Archive for the ‘baby’ Category

Ring a ring a rosie

A pocket full of posie

Ashes, ashes,

We all fall down!

Innocent enough children’s rhyme, right? Hold hands and dance around in a circle before falling to the ground and giggling. Yeaaaa!!!!!

No.

Like many children’s rhymes, songs, and poems, this particular rhyme contains a hidden meaning. In medieval Europe, they had outbreaks of the plague. The first symptom was a circular red sore (ring of roses). As people started dying, the bodies piles up in the streets. The stench was unbearable and some people put herbs and flowers around their neck or in pockets to try and mask the smell of decaying flesh (pocket full of posies). When the bodies were burned, the ashes would rain down on the city, on young and old alike (ashes, ashes). Ultimately, many people could not escape the plague and ended up dead (we all fall down…dead).

Wonderful. And kids sing this like it’s the happiest song ever.

After having kids of my own and reading many of these poems and songs, I realized just how many of these things have a deeper darker meaning.

Here’s another.

Oh, The grand old Duke of York,
He had ten thousand men;
He marched them up to the top of the hill,
And he marched them down again.

And when they were up, they were up,
And when they were down, they were down,
And when they were only half-way up,
They were neither up nor down.

Like many things from hundreds of years ago, this rhyme has several meanings, but the version I like best is that  the duke is Richard, Duke of York born in 1411. There are a few other contenders like James II born in 1633 and Prince Fredrick born in 1763.

Richard, with 8,000 of his troops, was surrounded in Sandal Castle which was built on a hill. (he marched them Up) He was awaiting reinforcements, but decided to instead sally forth (down the hill) and fight the siege army nearly three times his number. Richard and many of his army were killed, and having ceased to exist, were (neither up nor down)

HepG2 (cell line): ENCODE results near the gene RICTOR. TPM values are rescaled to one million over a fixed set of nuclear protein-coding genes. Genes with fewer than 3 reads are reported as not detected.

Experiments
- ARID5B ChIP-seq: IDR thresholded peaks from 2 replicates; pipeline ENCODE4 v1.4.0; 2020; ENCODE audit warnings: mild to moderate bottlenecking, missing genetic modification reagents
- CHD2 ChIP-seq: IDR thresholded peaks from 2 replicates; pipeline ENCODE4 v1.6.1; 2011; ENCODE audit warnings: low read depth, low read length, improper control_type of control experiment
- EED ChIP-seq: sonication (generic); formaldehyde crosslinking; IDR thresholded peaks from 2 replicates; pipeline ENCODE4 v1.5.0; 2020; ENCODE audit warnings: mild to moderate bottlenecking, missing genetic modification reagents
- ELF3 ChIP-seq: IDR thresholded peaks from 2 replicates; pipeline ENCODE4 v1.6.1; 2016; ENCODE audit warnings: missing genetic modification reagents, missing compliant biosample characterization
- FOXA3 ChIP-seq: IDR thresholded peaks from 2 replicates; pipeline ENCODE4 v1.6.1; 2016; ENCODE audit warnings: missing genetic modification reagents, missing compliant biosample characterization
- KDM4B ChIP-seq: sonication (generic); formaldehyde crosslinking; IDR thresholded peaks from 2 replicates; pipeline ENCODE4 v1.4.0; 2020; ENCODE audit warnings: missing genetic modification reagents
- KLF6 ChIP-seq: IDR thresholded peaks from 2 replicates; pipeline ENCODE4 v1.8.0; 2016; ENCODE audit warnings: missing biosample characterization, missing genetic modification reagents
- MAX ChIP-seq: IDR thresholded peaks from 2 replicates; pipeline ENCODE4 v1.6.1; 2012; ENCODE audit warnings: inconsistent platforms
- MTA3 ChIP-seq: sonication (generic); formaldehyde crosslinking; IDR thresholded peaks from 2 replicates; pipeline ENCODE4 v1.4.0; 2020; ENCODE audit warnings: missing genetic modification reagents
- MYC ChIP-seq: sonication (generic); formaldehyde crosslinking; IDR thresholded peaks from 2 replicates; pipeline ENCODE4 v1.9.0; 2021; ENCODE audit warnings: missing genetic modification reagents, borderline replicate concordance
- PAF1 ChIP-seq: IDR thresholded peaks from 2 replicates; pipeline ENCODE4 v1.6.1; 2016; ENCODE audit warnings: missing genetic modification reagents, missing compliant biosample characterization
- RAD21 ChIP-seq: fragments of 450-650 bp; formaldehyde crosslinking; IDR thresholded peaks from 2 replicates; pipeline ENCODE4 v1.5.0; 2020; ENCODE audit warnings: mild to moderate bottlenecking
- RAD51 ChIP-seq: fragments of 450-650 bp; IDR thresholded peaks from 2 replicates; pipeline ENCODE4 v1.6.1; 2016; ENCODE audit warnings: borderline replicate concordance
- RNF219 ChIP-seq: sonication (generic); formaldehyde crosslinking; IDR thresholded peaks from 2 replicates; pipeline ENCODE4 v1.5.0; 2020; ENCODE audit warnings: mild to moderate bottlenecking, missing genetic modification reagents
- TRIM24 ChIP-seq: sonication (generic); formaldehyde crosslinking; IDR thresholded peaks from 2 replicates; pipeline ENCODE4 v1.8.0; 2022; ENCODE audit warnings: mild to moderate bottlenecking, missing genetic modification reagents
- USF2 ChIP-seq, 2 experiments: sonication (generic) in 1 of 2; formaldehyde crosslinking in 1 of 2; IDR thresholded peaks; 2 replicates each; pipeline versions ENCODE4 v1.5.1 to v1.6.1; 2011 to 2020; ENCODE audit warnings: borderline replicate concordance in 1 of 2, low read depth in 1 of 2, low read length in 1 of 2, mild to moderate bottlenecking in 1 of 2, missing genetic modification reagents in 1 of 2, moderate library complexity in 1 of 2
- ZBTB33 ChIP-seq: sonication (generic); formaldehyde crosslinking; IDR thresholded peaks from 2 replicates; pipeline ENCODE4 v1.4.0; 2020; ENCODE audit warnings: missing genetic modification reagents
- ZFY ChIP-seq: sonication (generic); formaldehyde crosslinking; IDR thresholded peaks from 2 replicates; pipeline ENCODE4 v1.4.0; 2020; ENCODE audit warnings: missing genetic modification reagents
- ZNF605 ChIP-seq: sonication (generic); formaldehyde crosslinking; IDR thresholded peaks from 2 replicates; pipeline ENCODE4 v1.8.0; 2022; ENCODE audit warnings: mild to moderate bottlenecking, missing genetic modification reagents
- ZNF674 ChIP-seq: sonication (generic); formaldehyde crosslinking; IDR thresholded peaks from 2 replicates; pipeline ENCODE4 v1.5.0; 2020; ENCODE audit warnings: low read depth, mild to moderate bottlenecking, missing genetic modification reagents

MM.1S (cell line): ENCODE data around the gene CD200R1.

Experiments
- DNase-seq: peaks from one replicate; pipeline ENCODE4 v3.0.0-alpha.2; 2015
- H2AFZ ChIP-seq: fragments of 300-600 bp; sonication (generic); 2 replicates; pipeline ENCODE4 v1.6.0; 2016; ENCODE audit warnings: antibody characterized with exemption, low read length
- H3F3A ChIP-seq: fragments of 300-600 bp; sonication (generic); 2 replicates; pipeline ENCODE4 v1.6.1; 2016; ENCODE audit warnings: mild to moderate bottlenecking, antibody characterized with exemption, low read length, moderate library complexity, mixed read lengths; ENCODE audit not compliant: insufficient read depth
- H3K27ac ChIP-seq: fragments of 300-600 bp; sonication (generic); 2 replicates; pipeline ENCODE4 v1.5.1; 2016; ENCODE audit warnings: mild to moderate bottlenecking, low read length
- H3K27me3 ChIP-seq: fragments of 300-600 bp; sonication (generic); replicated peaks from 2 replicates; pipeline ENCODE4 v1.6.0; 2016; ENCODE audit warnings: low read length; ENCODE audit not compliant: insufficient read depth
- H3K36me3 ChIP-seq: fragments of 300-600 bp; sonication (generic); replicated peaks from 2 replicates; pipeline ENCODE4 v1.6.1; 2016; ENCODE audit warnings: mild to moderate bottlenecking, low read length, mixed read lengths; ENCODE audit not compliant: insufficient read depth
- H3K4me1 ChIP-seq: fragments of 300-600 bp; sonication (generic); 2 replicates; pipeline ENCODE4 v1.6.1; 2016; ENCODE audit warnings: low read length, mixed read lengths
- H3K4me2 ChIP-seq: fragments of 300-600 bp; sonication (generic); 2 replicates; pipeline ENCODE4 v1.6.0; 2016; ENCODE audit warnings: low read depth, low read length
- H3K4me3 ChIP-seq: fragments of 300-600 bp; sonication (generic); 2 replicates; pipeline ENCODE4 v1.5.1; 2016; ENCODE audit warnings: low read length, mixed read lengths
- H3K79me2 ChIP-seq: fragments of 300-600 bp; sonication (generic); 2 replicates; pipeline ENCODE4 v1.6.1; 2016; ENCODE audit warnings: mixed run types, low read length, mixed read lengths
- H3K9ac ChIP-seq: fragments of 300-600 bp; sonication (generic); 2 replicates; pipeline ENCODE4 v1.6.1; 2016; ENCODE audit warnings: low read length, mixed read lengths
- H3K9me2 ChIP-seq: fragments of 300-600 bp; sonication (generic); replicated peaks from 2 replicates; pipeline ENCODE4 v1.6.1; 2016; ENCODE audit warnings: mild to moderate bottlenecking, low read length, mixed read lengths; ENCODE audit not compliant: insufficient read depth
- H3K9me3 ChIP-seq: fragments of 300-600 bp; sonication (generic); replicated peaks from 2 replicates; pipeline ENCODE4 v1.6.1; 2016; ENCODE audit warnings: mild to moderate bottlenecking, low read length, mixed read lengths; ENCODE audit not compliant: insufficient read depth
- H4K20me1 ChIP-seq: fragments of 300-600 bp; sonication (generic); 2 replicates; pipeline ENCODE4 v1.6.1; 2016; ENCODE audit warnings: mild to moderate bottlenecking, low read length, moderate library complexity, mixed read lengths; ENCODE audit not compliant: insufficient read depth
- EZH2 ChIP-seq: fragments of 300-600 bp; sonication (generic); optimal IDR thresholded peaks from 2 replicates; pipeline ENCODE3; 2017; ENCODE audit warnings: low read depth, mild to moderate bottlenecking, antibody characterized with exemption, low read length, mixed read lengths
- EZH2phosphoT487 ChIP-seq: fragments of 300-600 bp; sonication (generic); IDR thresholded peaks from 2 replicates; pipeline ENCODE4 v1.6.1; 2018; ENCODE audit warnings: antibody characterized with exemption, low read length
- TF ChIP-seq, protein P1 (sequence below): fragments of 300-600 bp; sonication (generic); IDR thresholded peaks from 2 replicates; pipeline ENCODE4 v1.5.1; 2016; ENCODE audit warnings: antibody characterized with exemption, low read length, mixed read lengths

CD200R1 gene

The next rhyme may be from Shakespeare’s Twelfth Night.

Sing a Song of Sixpence,
A bag full of Rye,
Four and twenty
Black Birds,
Bak’d in a Pye.

When the pie was opened,
The birds began to sing;
Was not that a dainty dish,
To set before the king?

The king was in his counting-house,
Counting out his money;
The queen was in the parlor,
Eating bread and honey.

The maid was in the garden,
Hanging out the clothes,
There came a little blackbird,
And snapped off her nose.

Apparently there really were recipes that instructed how to bake a pie with live birds inside so that they would fly out when the pie was cut open. At least if the Oxford Dictionary of Nursery Rhymes is to be believed, an Italian cookbook from 1549 tells the baker just how to accomplish this feat. There is no explanation why a maid would be forced to suffer such a fate in a rhyme. Maybe it made the Nobles feel better to subject their servants to abuse in song, in addition to real life. At least some later versions include: